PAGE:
Militants attacked U.S. troops patrolling in southeastern Afghanistan (search) on Monday, killing one American soldier and wounding two with gunfire and rockets, the military said.

In other violence Monday, Afghan soldiers clashed with police in the southern Zabul province (search) and Afghan troops battled militiamen in the city of Kandahar (search), killing two, according to local officials.

The American patrol came under fire near Orgun, a town in Paktika province (search) where U.S. troops man a base close to the Pakistani border, spokesman Maj. Mark McCann said.

The two wounded soldiers were rushed to a medical facility at another base in neighboring Khost province, where they were in stable condition, McCann said.

"The patrol received small arms fire and RPG fire," McCann said. "Unfortunately, one U.S. soldier was killed and two wounded."

None of the soldiers was identified.

In Zabul province, Afghan soldiers exchanged fire with police, leaving several casualties and prompting U.S. forces to step in to restore order, police and witnesses said.

The 90-minute gun battle started after Afghan National Army troops disarmed police at a checkpoint and a bazaar in Qalat, the provincial capital, said deputy police chief, Jailani Khan.

He insisted the army had no authority to disarm the police. The fighting subsided after U.S. forces arrived and took over security. He said there were some casualties, but he didn't know how many.

A shopkeeper who was reached by telephone from Kandahar said on condition of anonymity that he saw at least three bodies.

American helicopters were still circling above the city.

U.S. military spokesman confirmed there had been an incident in Qalat, but gave no details. Afghan army officials were not immediately available to comment.

Zabul is one of the most insecure provinces in the lawless reaches of southern and eastern Afghanistan, and has also been scene of heavy fighting in the past year between coalition forces and Taliban rebels.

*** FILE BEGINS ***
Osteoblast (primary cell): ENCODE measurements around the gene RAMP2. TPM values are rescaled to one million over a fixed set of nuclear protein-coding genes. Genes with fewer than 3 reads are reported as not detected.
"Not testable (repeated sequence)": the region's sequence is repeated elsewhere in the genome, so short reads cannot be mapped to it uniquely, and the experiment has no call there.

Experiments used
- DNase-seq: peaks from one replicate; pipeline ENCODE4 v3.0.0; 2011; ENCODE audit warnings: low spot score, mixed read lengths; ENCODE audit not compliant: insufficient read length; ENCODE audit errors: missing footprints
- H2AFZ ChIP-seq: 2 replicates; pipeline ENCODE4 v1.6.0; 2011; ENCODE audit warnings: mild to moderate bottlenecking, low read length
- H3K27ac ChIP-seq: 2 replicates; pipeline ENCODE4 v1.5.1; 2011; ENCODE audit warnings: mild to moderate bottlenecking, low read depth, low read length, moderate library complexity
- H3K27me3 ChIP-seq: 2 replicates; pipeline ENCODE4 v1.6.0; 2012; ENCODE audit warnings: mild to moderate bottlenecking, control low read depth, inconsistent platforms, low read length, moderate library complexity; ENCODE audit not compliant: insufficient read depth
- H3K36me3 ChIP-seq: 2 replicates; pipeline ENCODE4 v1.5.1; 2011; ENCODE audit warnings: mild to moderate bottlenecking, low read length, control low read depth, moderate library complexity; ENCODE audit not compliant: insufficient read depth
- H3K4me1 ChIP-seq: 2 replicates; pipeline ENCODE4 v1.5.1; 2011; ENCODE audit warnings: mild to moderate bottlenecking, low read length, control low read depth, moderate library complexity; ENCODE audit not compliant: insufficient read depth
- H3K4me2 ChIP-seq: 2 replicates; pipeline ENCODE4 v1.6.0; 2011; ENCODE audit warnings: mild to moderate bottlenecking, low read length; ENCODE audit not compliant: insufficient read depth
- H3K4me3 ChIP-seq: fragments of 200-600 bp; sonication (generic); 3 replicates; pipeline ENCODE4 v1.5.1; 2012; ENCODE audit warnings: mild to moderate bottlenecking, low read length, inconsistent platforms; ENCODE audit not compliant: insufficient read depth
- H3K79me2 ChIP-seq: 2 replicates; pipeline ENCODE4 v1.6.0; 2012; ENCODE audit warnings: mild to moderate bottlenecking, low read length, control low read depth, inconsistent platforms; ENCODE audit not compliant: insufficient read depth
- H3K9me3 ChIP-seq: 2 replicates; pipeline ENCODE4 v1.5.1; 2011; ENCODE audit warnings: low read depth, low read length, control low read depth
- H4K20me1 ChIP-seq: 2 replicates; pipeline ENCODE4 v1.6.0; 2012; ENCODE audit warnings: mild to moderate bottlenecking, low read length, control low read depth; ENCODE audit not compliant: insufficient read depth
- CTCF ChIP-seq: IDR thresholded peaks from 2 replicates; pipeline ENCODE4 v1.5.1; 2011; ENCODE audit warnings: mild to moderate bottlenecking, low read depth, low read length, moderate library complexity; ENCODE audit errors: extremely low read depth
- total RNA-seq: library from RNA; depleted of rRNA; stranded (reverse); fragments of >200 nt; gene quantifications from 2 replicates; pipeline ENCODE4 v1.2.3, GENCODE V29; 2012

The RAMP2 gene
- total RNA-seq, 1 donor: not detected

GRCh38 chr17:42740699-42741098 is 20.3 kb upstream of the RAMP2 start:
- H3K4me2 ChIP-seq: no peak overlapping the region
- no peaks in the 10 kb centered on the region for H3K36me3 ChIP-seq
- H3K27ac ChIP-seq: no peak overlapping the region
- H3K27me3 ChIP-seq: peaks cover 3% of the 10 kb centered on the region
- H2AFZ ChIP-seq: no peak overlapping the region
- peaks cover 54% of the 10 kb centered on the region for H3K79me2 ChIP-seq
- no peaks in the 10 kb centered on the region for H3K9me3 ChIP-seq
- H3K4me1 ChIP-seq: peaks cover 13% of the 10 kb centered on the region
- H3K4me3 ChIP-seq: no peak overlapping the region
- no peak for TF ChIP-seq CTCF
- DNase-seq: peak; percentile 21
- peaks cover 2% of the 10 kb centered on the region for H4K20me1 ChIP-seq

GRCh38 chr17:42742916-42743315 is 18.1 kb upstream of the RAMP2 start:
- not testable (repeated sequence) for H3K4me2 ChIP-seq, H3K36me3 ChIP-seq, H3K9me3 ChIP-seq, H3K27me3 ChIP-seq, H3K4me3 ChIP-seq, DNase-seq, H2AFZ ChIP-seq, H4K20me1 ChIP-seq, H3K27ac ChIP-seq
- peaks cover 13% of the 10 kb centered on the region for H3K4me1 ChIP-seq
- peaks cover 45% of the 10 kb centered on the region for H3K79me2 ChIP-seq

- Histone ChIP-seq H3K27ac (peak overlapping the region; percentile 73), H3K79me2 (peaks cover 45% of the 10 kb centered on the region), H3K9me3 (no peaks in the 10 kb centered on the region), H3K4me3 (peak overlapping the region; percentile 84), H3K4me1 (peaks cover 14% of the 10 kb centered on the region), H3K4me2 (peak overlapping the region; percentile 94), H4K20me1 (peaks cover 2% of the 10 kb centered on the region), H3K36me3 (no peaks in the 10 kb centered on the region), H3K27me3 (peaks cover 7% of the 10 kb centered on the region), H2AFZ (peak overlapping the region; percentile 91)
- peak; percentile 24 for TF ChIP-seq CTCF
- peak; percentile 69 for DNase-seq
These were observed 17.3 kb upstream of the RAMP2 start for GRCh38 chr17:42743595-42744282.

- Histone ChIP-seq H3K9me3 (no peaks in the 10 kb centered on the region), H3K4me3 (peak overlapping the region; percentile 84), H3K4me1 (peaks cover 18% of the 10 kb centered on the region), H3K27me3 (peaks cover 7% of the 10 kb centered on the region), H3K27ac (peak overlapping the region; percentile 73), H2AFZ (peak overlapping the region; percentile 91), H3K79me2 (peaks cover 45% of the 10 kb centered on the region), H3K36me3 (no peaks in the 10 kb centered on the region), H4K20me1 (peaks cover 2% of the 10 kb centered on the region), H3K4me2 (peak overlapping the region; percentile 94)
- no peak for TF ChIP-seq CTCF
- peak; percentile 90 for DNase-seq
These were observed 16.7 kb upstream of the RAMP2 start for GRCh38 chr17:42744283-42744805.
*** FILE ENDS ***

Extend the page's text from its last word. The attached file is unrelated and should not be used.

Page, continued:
The United States is helping to train the new national army, which is meant to gradually replace militia security forces usually loyal to local commanders.

In a third incident Monday, Afghan army soldiers opened fire on provincial militiamen in the area of the Durai bazaar in Kandahar city, killing two of them and wounding one, said Khalid Pashtun, spokesman for the Kandahar governor.

He said the circumstances of the clash were still unclear and an investigation was under way.

Also, an ammunition depot at a compound used by Afghan army and U.S. special forces in the city exploded late Sunday, wounding three Afghan soldiers, Pashtun said.

It wasn't clear what caused the blast. No U.S. personnel were reported hurt.

Before the fall of the Taliban (search) regime in late 2001, the compound was used by the hardline regime's leader, Mullah Omar (search).

The latest violence brought to at least 109 the number of U.S. soldiers killed in and around Afghanistan since the launch of Operation Enduring Freedom (search) after the Sept. 11, 2001 attacks.

Fifty-eight of the Americans were killed in action, according to a tally on the Web site of the U.S. Department of Defense, while the rest died in accidents.

Most recently, Cpl. Billy Gomez died last Wednesday of injuries from an Oct. 20 bomb attack on his vehicle in the same province as Monday's assault.

An airmen was killed Oct. 20 when his helicopter crashed in western Afghanistan on a mission to evacuate an injured election worker. The military said a technical problem brought down the aircraft.